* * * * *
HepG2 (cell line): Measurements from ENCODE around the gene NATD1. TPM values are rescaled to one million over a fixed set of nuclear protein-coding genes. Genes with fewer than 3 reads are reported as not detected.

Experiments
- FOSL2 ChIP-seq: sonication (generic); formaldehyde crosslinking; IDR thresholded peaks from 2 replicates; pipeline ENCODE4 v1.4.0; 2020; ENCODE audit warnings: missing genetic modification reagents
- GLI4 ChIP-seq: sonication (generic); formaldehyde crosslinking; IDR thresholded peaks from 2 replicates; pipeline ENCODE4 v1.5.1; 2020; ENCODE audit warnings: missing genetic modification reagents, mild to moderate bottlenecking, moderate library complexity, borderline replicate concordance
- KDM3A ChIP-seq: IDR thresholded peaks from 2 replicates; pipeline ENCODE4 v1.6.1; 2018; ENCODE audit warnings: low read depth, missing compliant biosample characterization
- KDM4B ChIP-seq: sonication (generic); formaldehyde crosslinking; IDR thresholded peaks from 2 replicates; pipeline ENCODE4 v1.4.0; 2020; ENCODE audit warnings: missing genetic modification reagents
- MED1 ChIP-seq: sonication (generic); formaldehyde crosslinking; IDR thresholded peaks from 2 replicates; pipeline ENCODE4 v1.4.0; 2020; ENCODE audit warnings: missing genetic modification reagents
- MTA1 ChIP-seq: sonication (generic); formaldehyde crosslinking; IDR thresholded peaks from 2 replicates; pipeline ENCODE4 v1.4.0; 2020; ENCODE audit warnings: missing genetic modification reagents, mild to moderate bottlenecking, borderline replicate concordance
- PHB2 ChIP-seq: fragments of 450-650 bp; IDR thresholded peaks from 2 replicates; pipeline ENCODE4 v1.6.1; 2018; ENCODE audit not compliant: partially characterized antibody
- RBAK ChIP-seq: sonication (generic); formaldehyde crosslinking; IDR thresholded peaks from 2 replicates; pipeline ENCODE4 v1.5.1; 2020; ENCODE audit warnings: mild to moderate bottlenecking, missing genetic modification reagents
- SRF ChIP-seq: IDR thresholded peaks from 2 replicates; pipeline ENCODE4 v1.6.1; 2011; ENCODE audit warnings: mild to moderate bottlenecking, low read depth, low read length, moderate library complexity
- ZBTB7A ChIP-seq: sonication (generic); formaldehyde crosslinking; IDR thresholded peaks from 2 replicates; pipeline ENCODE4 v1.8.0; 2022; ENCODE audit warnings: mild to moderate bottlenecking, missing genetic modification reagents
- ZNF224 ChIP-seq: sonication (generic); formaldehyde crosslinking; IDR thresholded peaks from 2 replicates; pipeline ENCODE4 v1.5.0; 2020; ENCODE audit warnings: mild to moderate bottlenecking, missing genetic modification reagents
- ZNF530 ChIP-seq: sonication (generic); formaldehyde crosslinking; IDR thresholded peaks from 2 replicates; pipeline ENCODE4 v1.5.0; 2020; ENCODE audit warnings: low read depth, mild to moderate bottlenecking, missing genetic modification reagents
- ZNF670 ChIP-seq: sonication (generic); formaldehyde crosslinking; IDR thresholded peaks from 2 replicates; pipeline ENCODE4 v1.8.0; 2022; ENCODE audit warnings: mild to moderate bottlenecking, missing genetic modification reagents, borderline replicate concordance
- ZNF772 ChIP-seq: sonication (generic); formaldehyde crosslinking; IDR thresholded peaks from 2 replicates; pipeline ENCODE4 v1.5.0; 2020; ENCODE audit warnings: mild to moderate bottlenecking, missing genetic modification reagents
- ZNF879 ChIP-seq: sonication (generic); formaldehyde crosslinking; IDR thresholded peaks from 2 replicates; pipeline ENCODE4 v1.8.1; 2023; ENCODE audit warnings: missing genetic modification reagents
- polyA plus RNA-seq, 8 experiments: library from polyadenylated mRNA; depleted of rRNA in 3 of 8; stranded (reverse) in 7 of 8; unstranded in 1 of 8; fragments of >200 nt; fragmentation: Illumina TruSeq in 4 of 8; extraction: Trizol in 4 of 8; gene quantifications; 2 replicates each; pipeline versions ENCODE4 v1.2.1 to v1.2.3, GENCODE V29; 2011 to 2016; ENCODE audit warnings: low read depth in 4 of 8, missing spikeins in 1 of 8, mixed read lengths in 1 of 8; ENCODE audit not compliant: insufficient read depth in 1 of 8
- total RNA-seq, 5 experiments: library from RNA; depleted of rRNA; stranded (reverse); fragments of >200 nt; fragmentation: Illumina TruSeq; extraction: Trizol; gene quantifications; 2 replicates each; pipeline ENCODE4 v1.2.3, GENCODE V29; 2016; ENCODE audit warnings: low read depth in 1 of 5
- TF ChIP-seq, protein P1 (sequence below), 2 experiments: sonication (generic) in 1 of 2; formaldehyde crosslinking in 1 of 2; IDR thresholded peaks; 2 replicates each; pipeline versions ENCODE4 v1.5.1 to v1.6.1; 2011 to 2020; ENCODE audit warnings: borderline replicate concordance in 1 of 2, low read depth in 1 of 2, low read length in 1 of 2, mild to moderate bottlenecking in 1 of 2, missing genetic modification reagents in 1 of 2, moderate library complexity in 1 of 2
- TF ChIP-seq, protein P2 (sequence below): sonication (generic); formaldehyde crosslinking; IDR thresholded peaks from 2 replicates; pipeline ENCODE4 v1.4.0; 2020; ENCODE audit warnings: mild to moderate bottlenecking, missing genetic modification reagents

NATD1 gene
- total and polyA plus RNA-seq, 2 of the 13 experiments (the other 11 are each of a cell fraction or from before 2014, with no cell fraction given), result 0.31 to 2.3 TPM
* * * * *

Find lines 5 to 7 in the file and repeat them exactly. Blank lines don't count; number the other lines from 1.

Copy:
- KDM3A ChIP-seq: IDR thresholded peaks from 2 replicates; pipeline ENCODE4 v1.6.1; 2018; ENCODE audit warnings: low read depth, missing compliant biosample characterization
- KDM4B ChIP-seq: sonication (generic); formaldehyde crosslinking; IDR thresholded peaks from 2 replicates; pipeline ENCODE4 v1.4.0; 2020; ENCODE audit warnings: missing genetic modification reagents
- MED1 ChIP-seq: sonication (generic); formaldehyde crosslinking; IDR thresholded peaks from 2 replicates; pipeline ENCODE4 v1.4.0; 2020; ENCODE audit warnings: missing genetic modification reagents